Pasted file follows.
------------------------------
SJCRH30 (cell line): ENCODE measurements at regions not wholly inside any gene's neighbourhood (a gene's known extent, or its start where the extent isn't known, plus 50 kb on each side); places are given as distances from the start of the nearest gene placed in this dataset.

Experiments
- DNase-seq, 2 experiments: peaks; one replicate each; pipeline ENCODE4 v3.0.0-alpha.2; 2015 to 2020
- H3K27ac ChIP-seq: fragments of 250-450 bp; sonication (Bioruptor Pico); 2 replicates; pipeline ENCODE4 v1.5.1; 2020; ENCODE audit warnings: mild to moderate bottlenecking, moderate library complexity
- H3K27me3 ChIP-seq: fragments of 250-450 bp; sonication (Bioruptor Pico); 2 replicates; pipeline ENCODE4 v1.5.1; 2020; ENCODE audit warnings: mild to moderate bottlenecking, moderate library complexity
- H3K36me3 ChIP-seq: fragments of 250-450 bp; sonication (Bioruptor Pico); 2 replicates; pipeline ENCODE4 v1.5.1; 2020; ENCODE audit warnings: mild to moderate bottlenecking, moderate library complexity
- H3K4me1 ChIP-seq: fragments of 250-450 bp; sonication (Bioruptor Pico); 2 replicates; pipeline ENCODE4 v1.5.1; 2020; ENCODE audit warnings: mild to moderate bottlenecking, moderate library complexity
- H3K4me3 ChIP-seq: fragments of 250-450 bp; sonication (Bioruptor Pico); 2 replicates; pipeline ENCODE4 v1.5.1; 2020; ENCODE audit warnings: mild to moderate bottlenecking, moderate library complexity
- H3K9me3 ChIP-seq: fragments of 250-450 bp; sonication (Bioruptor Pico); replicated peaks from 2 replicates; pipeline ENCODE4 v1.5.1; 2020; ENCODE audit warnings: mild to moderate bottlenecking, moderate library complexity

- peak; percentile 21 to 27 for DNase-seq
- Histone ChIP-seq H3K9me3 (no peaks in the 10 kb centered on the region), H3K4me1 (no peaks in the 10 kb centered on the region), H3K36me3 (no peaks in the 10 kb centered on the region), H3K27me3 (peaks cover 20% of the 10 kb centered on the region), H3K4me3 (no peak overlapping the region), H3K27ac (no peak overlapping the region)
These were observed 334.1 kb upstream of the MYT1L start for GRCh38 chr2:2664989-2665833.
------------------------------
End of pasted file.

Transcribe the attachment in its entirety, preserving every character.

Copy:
SJCRH30 (cell line): ENCODE measurements at regions not wholly inside any gene's neighbourhood (a gene's known extent, or its start where the extent isn't known, plus 50 kb on each side); places are given as distances from the start of the nearest gene placed in this dataset.

Experiments
- DNase-seq, 2 experiments: peaks; one replicate each; pipeline ENCODE4 v3.0.0-alpha.2; 2015 to 2020
- H3K27ac ChIP-seq: fragments of 250-450 bp; sonication (Bioruptor Pico); 2 replicates; pipeline ENCODE4 v1.5.1; 2020; ENCODE audit warnings: mild to moderate bottlenecking, moderate library complexity
- H3K27me3 ChIP-seq: fragments of 250-450 bp; sonication (Bioruptor Pico); 2 replicates; pipeline ENCODE4 v1.5.1; 2020; ENCODE audit warnings: mild to moderate bottlenecking, moderate library complexity
- H3K36me3 ChIP-seq: fragments of 250-450 bp; sonication (Bioruptor Pico); 2 replicates; pipeline ENCODE4 v1.5.1; 2020; ENCODE audit warnings: mild to moderate bottlenecking, moderate library complexity
- H3K4me1 ChIP-seq: fragments of 250-450 bp; sonication (Bioruptor Pico); 2 replicates; pipeline ENCODE4 v1.5.1; 2020; ENCODE audit warnings: mild to moderate bottlenecking, moderate library complexity
- H3K4me3 ChIP-seq: fragments of 250-450 bp; sonication (Bioruptor Pico); 2 replicates; pipeline ENCODE4 v1.5.1; 2020; ENCODE audit warnings: mild to moderate bottlenecking, moderate library complexity
- H3K9me3 ChIP-seq: fragments of 250-450 bp; sonication (Bioruptor Pico); replicated peaks from 2 replicates; pipeline ENCODE4 v1.5.1; 2020; ENCODE audit warnings: mild to moderate bottlenecking, moderate library complexity

- peak; percentile 21 to 27 for DNase-seq
- Histone ChIP-seq H3K9me3 (no peaks in the 10 kb centered on the region), H3K4me1 (no peaks in the 10 kb centered on the region), H3K36me3 (no peaks in the 10 kb centered on the region), H3K27me3 (peaks cover 20% of the 10 kb centered on the region), H3K4me3 (no peak overlapping the region), H3K27ac (no peak overlapping the region)
These were observed 334.1 kb upstream of the MYT1L start for GRCh38 chr2:2664989-2665833.